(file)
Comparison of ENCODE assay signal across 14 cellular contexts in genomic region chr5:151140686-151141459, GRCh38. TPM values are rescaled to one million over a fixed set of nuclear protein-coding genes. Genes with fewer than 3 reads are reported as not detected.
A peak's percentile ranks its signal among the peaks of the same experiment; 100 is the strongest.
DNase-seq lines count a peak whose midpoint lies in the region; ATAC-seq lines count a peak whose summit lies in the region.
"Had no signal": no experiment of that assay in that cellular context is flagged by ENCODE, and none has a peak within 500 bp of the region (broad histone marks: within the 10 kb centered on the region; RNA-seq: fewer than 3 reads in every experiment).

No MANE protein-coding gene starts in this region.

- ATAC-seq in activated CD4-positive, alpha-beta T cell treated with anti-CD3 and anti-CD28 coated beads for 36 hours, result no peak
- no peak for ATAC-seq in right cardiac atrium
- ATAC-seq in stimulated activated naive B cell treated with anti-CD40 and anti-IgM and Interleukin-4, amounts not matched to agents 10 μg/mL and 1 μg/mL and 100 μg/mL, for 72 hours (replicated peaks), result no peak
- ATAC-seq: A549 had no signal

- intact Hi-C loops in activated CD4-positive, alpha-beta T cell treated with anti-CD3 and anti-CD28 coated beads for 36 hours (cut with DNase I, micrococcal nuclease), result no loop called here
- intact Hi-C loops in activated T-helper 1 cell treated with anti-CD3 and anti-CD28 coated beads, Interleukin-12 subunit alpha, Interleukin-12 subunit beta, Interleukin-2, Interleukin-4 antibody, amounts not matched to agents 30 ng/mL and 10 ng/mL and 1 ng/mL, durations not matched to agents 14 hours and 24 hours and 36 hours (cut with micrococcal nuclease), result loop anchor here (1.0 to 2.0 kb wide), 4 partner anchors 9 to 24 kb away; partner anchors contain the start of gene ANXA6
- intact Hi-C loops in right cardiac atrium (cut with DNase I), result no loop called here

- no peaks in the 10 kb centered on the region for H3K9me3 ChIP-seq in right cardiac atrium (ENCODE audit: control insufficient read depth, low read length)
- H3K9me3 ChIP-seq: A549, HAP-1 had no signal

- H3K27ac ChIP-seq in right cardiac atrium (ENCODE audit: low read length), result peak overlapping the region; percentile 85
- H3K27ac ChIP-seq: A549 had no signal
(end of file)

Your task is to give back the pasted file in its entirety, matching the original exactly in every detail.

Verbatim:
Comparison of ENCODE assay signal across 14 cellular contexts in genomic region chr5:151140686-151141459, GRCh38. TPM values are rescaled to one million over a fixed set of nuclear protein-coding genes. Genes with fewer than 3 reads are reported as not detected.
A peak's percentile ranks its signal among the peaks of the same experiment; 100 is the strongest.
DNase-seq lines count a peak whose midpoint lies in the region; ATAC-seq lines count a peak whose summit lies in the region.
"Had no signal": no experiment of that assay in that cellular context is flagged by ENCODE, and none has a peak within 500 bp of the region (broad histone marks: within the 10 kb centered on the region; RNA-seq: fewer than 3 reads in every experiment).

No MANE protein-coding gene starts in this region.

- ATAC-seq in activated CD4-positive, alpha-beta T cell treated with anti-CD3 and anti-CD28 coated beads for 36 hours, result no peak
- no peak for ATAC-seq in right cardiac atrium
- ATAC-seq in stimulated activated naive B cell treated with anti-CD40 and anti-IgM and Interleukin-4, amounts not matched to agents 10 μg/mL and 1 μg/mL and 100 μg/mL, for 72 hours (replicated peaks), result no peak
- ATAC-seq: A549 had no signal

- intact Hi-C loops in activated CD4-positive, alpha-beta T cell treated with anti-CD3 and anti-CD28 coated beads for 36 hours (cut with DNase I, micrococcal nuclease), result no loop called here
- intact Hi-C loops in activated T-helper 1 cell treated with anti-CD3 and anti-CD28 coated beads, Interleukin-12 subunit alpha, Interleukin-12 subunit beta, Interleukin-2, Interleukin-4 antibody, amounts not matched to agents 30 ng/mL and 10 ng/mL and 1 ng/mL, durations not matched to agents 14 hours and 24 hours and 36 hours (cut with micrococcal nuclease), result loop anchor here (1.0 to 2.0 kb wide), 4 partner anchors 9 to 24 kb away; partner anchors contain the start of gene ANXA6
- intact Hi-C loops in right cardiac atrium (cut with DNase I), result no loop called here

- no peaks in the 10 kb centered on the region for H3K9me3 ChIP-seq in right cardiac atrium (ENCODE audit: control insufficient read depth, low read length)
- H3K9me3 ChIP-seq: A549, HAP-1 had no signal

- H3K27ac ChIP-seq in right cardiac atrium (ENCODE audit: low read length), result peak overlapping the region; percentile 85
- H3K27ac ChIP-seq: A549 had no signal